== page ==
“The proudest thing I can claim is that I am from Abilene” - Dwight D. Eisenhower June 22, 1945
A name synonymous to Abilene, residents and visitors all know Abilene as the hometown of former President Dwight ‘Ike’ Eisenhower. This is why, on Veterans Day in 1954, the National Archives dedicated the newly built museum as Dwight Eisenhower’s Presidential Library & Museum. For 76 years, researchers, tourists, locals, veterans and history lovers visited the property to learn everything about Eisenhower’s life and the history he lived through.
However when the pandemic started, the National Archives decided to shut down presidential libraries nationwide due to public health concerns. These shutdowns took place March 14, 2020. The Eisenhower Museum saw a small reopening from May 17 to July 19 of this year, but closed its doors once again due to COVID-19 numbers in Dickinson County.
“I am taking this action out of concern for the health of the staff and the visiting public,” Archivist of the United States David S. Ferriero wrote in a press release published July 16.
At the time, Dickinson County’s COVID-19 numbers exceeded what Centers for Disease Control’s definition of “high transmission,” which means more than 99 new cases per 100,000 residents and a positivity rate greater than 9.9%.
“Our mandates are federal,” Eisenhower Presidential Library Director Dawn Hammatt said when asked why the museum and library are currently closed, while other museums in Kansas stayed open.
Since Sept. 13, Dickinson County’s COVID-19 numbers included 2,426 cases with 172 new cases since the Dickinson County website’s last update. According to the United States Census Bureau in 2019, Dickinson County had 18,828 residents. Based on guidance from the Centers for Disease Control, transmission is evaluated by “number of new cases in the county in the past seven days divided by the population in the county multiplied by 100,000.”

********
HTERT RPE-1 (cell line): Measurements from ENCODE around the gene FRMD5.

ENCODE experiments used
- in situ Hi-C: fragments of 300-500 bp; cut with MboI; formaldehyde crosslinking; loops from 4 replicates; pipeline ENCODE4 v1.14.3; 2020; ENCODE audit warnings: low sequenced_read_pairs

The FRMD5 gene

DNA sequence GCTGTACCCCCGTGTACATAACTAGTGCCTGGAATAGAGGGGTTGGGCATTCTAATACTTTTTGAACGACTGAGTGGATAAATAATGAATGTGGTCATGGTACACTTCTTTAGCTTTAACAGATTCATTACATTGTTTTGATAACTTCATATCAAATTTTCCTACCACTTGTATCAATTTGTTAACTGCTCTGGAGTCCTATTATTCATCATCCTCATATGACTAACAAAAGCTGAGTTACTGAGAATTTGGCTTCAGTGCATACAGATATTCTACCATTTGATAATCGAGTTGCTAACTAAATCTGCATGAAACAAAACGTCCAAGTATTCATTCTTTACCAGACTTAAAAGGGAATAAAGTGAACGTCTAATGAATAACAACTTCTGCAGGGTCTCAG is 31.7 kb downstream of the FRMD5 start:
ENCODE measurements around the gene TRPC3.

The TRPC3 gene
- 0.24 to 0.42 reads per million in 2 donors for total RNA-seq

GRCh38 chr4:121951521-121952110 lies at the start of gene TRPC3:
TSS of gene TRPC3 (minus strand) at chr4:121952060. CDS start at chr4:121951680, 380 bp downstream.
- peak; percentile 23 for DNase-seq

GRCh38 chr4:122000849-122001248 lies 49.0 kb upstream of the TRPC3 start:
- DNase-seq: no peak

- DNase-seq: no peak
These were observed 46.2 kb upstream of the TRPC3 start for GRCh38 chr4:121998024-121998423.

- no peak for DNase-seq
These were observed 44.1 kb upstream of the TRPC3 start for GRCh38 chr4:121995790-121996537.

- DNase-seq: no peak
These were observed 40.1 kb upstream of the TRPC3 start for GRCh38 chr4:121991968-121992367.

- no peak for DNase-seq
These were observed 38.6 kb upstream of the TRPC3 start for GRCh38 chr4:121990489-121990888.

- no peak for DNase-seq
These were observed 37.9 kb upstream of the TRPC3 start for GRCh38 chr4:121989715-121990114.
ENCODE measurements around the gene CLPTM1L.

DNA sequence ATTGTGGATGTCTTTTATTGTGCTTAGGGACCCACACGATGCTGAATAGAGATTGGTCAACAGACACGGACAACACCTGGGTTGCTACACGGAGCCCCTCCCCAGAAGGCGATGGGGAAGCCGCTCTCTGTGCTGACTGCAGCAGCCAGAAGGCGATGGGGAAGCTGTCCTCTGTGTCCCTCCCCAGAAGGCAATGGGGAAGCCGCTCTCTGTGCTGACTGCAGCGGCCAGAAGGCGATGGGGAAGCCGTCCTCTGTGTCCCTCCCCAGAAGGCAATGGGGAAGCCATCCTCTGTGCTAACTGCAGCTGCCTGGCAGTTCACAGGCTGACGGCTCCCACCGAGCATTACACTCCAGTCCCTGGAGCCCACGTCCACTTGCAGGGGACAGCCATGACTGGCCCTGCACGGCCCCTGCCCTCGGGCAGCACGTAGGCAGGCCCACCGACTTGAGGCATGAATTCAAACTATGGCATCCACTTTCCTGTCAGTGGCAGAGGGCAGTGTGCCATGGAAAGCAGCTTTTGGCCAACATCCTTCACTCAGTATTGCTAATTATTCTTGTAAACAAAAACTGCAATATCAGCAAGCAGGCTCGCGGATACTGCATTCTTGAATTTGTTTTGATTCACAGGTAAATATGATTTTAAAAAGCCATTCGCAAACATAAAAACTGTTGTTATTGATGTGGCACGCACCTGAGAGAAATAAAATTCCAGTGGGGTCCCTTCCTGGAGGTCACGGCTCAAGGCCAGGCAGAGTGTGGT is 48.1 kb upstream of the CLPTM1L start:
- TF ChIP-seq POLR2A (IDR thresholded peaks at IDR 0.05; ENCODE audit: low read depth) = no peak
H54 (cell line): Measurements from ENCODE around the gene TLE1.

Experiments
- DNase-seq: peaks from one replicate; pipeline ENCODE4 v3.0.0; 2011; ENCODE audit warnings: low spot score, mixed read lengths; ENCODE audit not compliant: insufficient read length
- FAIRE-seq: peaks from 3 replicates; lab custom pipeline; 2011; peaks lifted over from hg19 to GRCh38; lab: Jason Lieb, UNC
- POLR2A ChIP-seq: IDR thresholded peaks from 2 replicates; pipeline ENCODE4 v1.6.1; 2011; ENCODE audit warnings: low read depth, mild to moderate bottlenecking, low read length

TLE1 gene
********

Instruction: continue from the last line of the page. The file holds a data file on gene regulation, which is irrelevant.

For Dickinson County’s cases, the 172 new cases divided by 18,828 residents multiplied by 100,000 equals 913.53 cases. According to CDC guidelines, this means the county has an extremely high transmission level.
With the current federal mandate, Eisenhower may not open its doors until the number of cases in Dickinson County lowers significantly. Hammatt hopes the doors will open soon, so the museum can go back to doing their job.
“We are public servants,” Hammatt said. “We enjoy serving our public”
During the small summer opening, Hammatt remembers the museum selling out tickets almost every day. Hammatt helped figure out how to keep museum staff and visitors safe during that period of time.
“I like problem solving,” Hammatt said. “So to find the way to be able to (open) and do it well, was interesting to me.”
Though the doors have been closed, Hammatt and the archivist work on assisting researchers across the globe through online services.
“Our archivist and our archival team have been busy working with the researchers electronically via email and telephone calls,” Hammatt said. “We have been able to provide some support to the researchers even though they can’t come to the research room. So we are looking forward to being able to reopen the research room and having our researchers come back in and support them with direct access to the building.”
Currently, the museum gained funding for a larger project for Eisenhower’s boyhood home located on the library campus.
“We have been approved and appropriated funding to do some exterior renovations to the boyhood home, which is on our campus,” Hammatt said. “We are still in a planning and scheduling phase with our contractors. I had hoped that we would have begun the work by now but we have not actually gotten a start date.”